8. Saltmarshes are globally threatened, and many of the threatening processes identified by Adam (2002) operate in NSW including infilling, modified tidal flow, weed invasion, damage by domestic and feral animals, human disturbance, altered fire regimes and climate change.
9. Historically, substantial areas of saltmarsh have been infilled for roads and aerodromes and for residential, recreational, waste disposal, industrial and agricultural purposes. With increased recognition of the ecological value of saltmarshes, the threat of further large-scale reclamation is less, but smaller scale infilling still occurs (Harty and Cheng 2003).
10. Patterns of tidal flow have been restricted by artificial structures in many NSW saltmarshes (Williams and Watford 1997), while discharge of stormwater alters salinity regimes, increases nutrient levels and facilitates the spread of Phragmites and weeds.
11. In recent decades there has been widespread invasion of saltmarsh in southeast Australia by mangroves (Mitchell and Adam 1989, Saintilan and Williams 1999, 2000). The factors driving mangrove invasion are still unclear. The mangrove invasion limits the use of saltmarshes by birds that would normally make use of this habitat and has been a factor in their decline (Saintilan 2003, Straw 1999, 2000).
12. A large number of weed species occur in NSW saltmarshes (Adam 1981, Adam et al. 1988). In terms of change to the community structure and function, the most serious weed is Juncus acutus; other major weeds include Baccharis halimifolia, Cortaderia selloana and Hydrocotyle bonariensis. The upper saltmarsh zone may be dominated by introduced annuals or shortlived perennials, including Parapholis incurva, Plantago coronopus and Polypogon monspeliensis.
13. Damage to saltmarshes by recreational vehicles, including four wheel drives, is widespread, and deep wheel ruts persist for many years even after exclusion of vehicles. Use of BMX and mountain bikes is increasing, and even saltmarshes within conservation reserves have been seriously damaged (Adam 2002).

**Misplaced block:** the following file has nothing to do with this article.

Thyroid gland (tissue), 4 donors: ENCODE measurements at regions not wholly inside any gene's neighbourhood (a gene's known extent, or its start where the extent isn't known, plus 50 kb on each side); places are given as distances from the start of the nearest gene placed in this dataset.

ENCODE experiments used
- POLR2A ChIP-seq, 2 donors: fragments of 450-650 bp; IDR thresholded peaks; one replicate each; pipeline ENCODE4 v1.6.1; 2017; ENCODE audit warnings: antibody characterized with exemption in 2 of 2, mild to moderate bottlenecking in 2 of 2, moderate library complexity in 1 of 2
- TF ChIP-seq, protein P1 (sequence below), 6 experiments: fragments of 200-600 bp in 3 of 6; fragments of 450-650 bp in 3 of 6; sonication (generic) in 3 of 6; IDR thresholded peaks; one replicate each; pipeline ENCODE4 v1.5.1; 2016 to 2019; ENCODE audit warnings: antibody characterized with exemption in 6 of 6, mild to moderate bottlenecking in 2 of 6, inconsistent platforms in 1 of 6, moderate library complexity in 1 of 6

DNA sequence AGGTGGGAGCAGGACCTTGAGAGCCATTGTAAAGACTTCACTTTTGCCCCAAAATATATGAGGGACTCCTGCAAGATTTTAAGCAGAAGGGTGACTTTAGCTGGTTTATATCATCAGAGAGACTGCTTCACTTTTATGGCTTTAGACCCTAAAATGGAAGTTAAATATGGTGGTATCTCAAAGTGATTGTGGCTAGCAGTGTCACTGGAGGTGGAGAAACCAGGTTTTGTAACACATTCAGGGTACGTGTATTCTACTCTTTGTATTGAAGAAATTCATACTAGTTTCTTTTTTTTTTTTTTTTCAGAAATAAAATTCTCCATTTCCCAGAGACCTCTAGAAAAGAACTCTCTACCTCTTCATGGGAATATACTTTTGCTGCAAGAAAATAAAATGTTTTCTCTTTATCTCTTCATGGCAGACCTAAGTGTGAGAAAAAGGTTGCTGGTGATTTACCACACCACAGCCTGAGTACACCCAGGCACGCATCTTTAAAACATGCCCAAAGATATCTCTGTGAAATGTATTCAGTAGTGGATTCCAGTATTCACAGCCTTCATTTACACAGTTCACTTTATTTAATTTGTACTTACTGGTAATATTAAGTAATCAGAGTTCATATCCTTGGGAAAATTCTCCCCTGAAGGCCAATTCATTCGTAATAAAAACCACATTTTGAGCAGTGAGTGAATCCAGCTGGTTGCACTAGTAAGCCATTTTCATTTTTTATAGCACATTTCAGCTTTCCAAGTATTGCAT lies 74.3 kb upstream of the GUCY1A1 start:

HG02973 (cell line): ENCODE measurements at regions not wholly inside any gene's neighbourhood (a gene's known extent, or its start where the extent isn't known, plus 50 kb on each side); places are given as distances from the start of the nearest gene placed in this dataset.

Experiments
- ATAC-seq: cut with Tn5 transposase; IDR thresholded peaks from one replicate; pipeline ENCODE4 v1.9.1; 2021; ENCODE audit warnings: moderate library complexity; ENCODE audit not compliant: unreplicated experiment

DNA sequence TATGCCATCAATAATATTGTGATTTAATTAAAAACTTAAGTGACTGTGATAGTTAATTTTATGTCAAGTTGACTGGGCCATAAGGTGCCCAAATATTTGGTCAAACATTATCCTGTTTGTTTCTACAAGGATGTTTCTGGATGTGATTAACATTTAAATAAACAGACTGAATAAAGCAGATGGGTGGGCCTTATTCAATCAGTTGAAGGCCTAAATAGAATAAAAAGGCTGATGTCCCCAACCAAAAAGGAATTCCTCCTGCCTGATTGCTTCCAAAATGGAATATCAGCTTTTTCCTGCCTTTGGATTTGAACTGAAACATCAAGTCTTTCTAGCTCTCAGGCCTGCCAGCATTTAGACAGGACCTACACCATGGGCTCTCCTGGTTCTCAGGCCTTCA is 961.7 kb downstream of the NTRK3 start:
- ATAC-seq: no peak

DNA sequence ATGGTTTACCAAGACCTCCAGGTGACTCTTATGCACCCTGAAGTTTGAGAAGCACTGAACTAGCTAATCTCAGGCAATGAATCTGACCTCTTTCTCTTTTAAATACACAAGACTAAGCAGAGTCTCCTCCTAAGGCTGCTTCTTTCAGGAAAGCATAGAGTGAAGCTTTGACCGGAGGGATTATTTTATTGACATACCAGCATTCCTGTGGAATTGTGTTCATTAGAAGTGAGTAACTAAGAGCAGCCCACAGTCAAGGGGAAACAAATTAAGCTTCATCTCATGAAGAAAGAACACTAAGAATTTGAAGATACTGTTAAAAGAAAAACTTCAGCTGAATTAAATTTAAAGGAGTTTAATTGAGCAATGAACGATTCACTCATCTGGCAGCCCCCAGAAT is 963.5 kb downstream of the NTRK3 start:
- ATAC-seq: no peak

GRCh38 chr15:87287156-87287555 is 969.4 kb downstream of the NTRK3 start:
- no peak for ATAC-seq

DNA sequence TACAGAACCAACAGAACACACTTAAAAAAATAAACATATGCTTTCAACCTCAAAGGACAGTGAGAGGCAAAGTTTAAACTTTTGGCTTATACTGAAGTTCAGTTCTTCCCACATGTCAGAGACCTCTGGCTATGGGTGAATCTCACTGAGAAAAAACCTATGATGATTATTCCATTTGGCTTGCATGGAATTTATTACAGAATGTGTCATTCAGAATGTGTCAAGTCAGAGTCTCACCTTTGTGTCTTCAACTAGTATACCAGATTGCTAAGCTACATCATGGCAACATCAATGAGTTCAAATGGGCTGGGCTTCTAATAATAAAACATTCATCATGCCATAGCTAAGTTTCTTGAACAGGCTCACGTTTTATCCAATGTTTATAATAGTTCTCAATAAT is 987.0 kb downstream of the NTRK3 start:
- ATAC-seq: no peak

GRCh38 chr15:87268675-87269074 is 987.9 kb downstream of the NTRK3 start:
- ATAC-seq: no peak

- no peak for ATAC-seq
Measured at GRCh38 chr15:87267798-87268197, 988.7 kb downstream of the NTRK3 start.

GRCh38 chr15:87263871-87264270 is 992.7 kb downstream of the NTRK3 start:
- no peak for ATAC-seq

14. Grazing and trampling by domestic stock and feral herbivores occurs at a number of sites. Stock grazing has been shown to substantially change the vegetation composition and structure (Adam 1990), while on muddy substrates trampling can cause loss of plant cover and modify drainage patterns.
15. Saltmarshes have frequently been used for casual rubbish dumping and are at risk from waterborne pollution - including oil and chemical spills, both from shipping and road accidents, and catchment runoff of nutrients and agricultural chemicals.
16. Upper saltmarsh stands dominated by Juncus kraussii and Baumea juncea have high flammable fuel loads. While the natural incidence of fire in saltmarshes is likely to have been low, a number of saltmarshes have been burnt in recent years. The recovery of these sites is relatively slow and the long-term impacts of burning are uncertain.
17. Global warming and increased relative sea level are likely to pose an increasing threat to the survival of many areas of Coastal Saltmarsh (Adam 2002, Hughes 2003).
18. Coastal Saltmarsh occurs in a number of conservation reserves including the Ramsar listed sites at Towra Point and Kooragang Island Nature Reserves. Reserve status, however, does not confer protection from mangrove and weed invasion, recreational vehicles, pollution, fire or sea level rise without active management.
19. In view of the above the Scientific Committee is of the opinion that the Coastal Saltmarsh in the NSW North Coast, Sydney Basin and South East Corner Bioregions is likely to become extinct in nature in New South Wales unless the circumstances and factors threatening its survival cease to operate.
Dr Lesley Hughes
Proposed Gazettal date: 04/06/04
Exhibition period: 04/06/04 - 16/07/04
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Yerman MN, Ross PM (2004) Landscape issues for the macrofauna in temperate urban mangrove forests. In "Urban Wildlife more than meets the eye". (Ed. D Lunney and S Burgin) pp. 205-210. (Royal Zoological Society of NSW, Mosman, NSW).
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Page last updated: 27 February 2011